Lewis H Latimer House

Historic House Trust Of NYC Grants $100,000 To Historic Houses Across The City And Celebrates Black History Month At Latimer House In Queens

Friday, February 13, 2015
No. 12

NYC Parks Queens Commissioner Dorothy Lewandowski today joined Historic House Trust Executive Director Franklin Vagnone, Council Member Mark Weprin, Congresswoman Grace Meng representative Donald Capalbi, Council Member Koo representative Ian Chan, and seniors from the Jamaica Service Program for Older Adults Friendship Center at the Lewis H. Latimer House in Queens to present a $100,000 grant from the Historic House Trust to the City's historic houses and to celebrate Black History Month.

"From Bartow-Pell Mansion in the Bronx to Conference House at the tip of Staten Island to all our Queens houses in between, our houses preserve our history for students to experience firsthand and they serve as community centers for neighborhoods across the boroughs," said Queens Parks Commissioner Lewandowski. "NYC Parks thanks the Historic House Trust for their generous contribution and we thank the house directors for all they do all year long to make New York City history come alive in our houses."

"The Historic House Trust is proud to present our historic house directors with grants totaling $100,000 that will help them continue to provide a vital community resource for neighborhoods across the city," said HHT Executive Director Franklin Vagnone. "HHT is committed to supporting NYC Parks' 23 historic houses in its collection to ensure they remain for generations to come so that visitors can get a hands-on experience of New York City and American history."

“Queens has a deep appreciation for our cultural institutions, which are major economic drivers for our borough. Significant grants like these encourage tourism in the World’s Borough, and are important investments that help to keep our families discovering, visitors coming and folks investing," said Borough President Melinda Katz. "The preservation of this historic collection of properties, which includes the Lewis H. Latimer House, Bowne House, Queens County Farm Museum, King Manor Museum and Kingsland Homestead in Queens, is necessary in order to provide our City’s residents and visitors with important and vibrant connections to our City’s rich history. I thank the Historic House Trust and NYC Parks for their ongoing efforts to keep history alive in New York City.”
“It is an honor to celebrate Black History Month at the Latimer House – the home of Lewis H. Latimer, an inspirational African-American electrical engineer who overcame the odds by playing a critical role in the development of the telephone and light bulb,” said Council Member Mark S. Weprin.

NYC Parks' historic houses will receive general operating support grants totaling $100,000 from the Historic House Trust to help further their missions in the communities they serve. Grants will go towards everything from educational programming to community outreach events to general maintenance. The 23 houses in the Historic House Trust's collection reach over 300,000 New York City school children and more than 800,000 visitors annually, teaching them about New York City's diverse culture, history, and architecture. Over the past 15 years, HHT has re-distributed over $1 million in general operating grants to further the missions of historic house museums in all five boroughs.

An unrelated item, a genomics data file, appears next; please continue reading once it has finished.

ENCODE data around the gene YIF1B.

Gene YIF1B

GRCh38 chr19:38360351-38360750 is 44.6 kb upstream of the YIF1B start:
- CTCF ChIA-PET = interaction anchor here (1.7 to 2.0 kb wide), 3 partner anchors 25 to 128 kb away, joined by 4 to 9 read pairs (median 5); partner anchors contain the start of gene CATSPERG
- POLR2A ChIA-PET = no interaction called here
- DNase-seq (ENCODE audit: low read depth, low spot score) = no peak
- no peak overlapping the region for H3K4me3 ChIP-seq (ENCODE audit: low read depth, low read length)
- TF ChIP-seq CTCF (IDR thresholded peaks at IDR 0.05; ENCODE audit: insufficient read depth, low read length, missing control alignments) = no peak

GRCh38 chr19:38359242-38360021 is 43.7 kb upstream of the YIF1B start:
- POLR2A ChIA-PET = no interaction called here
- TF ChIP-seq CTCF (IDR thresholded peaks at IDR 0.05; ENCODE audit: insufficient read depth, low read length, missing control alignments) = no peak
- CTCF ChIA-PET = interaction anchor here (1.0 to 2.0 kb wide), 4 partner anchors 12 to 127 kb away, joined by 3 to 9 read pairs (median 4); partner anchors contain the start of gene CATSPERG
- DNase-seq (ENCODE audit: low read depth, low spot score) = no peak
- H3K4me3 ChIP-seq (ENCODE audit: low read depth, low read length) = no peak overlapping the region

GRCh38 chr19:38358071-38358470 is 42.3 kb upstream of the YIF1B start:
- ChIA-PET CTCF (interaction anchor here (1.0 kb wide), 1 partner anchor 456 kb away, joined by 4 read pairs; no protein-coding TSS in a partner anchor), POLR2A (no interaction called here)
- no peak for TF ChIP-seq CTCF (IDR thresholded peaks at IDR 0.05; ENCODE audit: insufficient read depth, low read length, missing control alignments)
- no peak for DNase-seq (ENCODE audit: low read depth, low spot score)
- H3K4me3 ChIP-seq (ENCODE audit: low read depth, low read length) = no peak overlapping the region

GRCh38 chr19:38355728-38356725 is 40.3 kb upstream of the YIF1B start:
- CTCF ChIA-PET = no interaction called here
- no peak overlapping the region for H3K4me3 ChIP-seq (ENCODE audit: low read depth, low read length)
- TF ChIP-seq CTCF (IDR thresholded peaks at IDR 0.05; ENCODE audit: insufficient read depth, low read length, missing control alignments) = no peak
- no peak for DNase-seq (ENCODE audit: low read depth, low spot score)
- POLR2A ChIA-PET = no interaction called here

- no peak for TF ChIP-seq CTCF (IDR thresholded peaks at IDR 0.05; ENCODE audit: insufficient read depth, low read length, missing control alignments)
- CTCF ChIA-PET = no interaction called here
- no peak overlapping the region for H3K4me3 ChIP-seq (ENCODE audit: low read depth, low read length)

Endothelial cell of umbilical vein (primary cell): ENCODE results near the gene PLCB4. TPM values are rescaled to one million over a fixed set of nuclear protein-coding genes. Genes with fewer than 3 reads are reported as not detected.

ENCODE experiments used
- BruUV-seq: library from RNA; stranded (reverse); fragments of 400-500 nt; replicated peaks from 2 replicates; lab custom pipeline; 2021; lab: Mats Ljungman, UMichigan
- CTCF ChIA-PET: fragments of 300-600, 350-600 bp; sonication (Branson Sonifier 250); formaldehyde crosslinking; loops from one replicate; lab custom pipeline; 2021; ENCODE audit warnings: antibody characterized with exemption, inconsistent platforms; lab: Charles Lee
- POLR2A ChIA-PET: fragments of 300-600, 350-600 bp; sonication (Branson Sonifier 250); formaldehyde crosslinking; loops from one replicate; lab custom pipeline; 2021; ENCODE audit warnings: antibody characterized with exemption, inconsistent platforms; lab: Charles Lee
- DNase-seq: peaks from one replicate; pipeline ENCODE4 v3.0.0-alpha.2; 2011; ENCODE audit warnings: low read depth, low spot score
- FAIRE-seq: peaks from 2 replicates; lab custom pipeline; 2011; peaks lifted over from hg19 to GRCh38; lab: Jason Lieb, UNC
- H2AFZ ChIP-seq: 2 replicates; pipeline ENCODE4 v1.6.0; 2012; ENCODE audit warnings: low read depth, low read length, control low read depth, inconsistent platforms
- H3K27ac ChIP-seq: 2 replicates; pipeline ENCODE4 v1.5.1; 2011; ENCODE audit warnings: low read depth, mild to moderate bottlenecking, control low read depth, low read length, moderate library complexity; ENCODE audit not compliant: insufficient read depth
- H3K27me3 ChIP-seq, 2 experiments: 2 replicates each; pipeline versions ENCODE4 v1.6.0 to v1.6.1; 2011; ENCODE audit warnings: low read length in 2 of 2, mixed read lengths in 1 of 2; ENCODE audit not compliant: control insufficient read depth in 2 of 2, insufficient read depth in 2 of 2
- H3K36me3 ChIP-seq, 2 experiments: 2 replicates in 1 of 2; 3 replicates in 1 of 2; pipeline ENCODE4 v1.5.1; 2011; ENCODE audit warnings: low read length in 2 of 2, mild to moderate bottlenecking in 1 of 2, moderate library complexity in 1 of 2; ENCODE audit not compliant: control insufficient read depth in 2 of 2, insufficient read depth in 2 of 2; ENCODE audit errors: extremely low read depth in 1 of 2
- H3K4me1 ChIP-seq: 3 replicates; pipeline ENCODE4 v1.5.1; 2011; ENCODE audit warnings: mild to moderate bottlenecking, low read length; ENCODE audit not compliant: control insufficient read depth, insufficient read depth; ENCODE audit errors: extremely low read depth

In honor of Black History Month, the check was presented at the Lewis H. Latimer House in Flushing, Queens. Latimer was an African-American inventor, electrical pioneer and son of fugitive slaves, who lived in the house from 1903 until his death in 1928. Born in 1848, he was determined to overcome his lack of formal education and taught himself mechanical drawing while in the Union Navy and became an expert draftsman. Latimer played a critical role in the development of the telephone and, as Edison's chief draftsman, he invented and patented the carbon filament, a significant improvement in the production of the incandescent light bulb.

Today, like many houses in the collection, the house is in a diverse and thriving neighborhood and hosts various workshops including a Tinkering Workshop, in which the Friendship Center seniors had fun crafting artwork this morning. In the spirit of invention, Tinkerers find new ways to incorporate materials once used in electronics, computers, and industry to create their own bold, unique works of art. The house also offers events in both English and Mandarin to attract its many Chinese neighbors. The Lewis H. Latimer House is owned by NYC Parks, operated by the Lewis H. Latimer Fund, Inc., and is a member of the Historic House Trust.

The Historic House Trust works in tandem with NYC Parks and nonprofit partners to restore, interpret, and promote our historic sites, which span 350 years of New York City history. From modest farmers’ cottages to grand mansions, the sites in the Trust’s collection are located in all five boroughs and chronicle a wide range of cultural, historical, and architectural aspects of New York City life. For more information on the houses in the Historic House Trust's collection visit www.historichousetrust.org.

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